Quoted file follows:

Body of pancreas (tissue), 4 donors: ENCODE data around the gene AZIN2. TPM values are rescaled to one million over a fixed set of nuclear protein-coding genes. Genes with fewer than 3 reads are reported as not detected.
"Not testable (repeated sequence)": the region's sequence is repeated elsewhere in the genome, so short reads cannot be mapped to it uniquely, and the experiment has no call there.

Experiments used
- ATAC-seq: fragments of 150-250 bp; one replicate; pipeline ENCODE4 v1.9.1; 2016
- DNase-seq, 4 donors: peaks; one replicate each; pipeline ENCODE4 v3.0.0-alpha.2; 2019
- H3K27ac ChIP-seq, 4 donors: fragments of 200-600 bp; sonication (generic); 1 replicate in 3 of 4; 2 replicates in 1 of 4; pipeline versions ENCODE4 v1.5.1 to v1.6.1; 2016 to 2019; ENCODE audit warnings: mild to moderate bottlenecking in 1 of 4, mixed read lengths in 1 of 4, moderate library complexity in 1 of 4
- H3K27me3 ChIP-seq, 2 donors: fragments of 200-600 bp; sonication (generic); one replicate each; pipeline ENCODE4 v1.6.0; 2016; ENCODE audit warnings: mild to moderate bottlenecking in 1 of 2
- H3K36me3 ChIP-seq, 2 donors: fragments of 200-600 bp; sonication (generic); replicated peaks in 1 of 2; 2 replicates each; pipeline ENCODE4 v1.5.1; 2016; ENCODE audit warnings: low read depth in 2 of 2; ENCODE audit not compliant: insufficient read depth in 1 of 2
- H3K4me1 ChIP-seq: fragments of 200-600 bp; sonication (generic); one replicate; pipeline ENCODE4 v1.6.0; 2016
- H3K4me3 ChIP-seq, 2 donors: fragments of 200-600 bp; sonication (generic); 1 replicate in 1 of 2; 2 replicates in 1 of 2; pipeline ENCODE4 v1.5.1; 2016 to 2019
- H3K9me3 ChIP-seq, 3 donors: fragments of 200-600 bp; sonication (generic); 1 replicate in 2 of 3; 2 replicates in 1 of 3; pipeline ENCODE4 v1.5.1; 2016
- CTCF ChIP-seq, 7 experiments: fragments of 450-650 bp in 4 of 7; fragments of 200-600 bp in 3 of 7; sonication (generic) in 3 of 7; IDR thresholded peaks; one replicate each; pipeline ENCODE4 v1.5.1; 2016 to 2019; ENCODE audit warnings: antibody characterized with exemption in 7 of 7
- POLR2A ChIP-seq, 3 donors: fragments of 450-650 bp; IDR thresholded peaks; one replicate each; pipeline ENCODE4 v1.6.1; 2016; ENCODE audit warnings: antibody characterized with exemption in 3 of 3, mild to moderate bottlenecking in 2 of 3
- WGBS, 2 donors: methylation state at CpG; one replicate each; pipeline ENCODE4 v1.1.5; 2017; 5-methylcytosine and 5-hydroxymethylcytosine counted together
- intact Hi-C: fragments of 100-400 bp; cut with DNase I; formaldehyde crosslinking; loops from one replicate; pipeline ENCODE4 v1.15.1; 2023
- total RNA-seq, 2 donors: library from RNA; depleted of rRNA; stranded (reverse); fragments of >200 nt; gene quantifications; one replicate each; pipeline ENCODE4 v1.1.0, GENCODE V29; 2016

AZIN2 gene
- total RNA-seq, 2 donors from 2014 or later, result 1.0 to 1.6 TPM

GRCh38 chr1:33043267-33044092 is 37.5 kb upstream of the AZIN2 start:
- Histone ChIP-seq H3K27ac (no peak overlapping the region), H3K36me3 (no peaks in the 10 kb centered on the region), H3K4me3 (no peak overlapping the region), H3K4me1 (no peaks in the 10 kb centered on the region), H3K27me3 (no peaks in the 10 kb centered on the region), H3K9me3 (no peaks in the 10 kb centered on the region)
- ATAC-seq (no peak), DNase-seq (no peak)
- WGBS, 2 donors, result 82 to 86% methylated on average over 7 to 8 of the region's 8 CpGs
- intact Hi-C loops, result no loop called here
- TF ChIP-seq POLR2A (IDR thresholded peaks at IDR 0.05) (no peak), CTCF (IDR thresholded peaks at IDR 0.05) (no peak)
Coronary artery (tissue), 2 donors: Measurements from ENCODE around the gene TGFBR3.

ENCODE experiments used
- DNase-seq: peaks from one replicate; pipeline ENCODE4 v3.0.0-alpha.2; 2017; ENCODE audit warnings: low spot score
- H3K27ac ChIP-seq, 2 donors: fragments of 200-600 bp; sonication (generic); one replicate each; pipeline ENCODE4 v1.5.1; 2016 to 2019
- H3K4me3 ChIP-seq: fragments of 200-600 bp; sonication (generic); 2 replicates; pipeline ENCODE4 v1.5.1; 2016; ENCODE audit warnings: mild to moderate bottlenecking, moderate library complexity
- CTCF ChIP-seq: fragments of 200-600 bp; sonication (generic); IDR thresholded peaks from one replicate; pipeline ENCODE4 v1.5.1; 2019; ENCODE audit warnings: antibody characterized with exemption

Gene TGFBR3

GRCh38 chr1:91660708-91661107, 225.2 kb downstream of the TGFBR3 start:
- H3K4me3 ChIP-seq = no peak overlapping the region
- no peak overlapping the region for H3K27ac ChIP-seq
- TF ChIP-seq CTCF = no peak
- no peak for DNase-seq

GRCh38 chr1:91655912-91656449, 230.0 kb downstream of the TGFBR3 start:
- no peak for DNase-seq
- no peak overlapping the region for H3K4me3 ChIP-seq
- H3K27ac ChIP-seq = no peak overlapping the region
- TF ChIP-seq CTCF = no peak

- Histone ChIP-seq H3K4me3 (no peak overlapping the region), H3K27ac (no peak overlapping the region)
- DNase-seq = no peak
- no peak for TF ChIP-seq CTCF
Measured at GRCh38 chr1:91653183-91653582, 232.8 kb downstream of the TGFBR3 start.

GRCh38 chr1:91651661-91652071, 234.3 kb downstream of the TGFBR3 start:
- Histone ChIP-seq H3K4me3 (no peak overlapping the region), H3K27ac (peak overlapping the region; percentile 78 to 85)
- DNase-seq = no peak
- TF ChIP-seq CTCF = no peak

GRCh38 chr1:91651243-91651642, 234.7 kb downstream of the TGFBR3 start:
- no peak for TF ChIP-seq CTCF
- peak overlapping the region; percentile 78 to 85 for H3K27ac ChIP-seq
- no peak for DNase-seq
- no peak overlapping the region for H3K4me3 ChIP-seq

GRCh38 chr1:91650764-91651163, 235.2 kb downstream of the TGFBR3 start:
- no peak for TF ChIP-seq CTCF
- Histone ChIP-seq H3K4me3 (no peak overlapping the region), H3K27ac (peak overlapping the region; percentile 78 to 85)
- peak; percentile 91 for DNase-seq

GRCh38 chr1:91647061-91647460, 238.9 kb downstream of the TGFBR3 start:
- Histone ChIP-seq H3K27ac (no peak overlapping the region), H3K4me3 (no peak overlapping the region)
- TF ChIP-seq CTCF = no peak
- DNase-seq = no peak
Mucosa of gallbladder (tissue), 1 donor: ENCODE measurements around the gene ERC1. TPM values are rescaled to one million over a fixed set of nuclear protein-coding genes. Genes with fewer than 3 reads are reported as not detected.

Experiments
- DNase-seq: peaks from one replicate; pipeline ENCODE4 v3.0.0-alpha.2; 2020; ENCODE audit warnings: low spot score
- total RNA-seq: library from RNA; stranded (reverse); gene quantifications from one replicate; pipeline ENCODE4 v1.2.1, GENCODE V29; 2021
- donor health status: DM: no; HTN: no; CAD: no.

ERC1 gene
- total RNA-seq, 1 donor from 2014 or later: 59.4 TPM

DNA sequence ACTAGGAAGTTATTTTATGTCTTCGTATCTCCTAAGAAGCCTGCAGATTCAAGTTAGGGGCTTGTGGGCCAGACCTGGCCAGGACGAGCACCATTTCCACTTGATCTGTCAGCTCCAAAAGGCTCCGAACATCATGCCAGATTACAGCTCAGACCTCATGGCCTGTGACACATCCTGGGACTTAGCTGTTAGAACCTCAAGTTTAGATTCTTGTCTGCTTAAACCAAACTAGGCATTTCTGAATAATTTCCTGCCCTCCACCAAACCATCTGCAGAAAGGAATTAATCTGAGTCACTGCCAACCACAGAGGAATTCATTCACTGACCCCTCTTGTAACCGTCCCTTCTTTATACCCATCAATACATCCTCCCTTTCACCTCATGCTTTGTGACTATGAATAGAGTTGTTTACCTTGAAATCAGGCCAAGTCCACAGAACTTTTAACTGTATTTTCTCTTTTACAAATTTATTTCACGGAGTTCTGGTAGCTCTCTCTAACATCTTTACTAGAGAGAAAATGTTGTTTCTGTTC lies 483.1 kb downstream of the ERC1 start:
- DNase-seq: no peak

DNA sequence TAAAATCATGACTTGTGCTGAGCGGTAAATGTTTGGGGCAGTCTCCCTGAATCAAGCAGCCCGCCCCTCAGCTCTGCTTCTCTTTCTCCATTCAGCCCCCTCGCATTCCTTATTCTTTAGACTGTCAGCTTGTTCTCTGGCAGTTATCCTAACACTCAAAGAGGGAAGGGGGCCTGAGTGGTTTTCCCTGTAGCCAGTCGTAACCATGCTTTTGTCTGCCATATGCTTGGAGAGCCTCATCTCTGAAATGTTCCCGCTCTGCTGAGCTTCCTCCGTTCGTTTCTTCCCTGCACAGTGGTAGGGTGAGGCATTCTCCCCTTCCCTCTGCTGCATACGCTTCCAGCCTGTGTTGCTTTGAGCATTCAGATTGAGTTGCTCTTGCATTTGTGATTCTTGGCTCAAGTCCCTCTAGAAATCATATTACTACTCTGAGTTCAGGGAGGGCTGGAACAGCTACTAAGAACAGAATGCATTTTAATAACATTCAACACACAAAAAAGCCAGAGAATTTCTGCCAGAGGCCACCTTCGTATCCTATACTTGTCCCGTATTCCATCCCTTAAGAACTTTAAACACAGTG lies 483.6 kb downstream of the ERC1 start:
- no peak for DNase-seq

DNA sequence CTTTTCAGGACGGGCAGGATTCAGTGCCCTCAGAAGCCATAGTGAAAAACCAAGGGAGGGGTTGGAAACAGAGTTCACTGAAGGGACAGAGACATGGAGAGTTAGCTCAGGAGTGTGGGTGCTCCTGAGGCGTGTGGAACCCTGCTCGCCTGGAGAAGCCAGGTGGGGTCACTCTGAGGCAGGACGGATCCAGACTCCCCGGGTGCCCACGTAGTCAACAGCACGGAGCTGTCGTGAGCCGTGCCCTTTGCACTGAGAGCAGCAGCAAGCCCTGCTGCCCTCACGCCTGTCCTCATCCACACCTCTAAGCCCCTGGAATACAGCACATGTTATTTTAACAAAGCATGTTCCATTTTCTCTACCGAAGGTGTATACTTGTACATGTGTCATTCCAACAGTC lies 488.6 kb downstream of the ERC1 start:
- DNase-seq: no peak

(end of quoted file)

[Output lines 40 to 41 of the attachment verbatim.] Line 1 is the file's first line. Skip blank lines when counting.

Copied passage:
- H3K27ac ChIP-seq = no peak overlapping the region
- TF ChIP-seq CTCF = no peak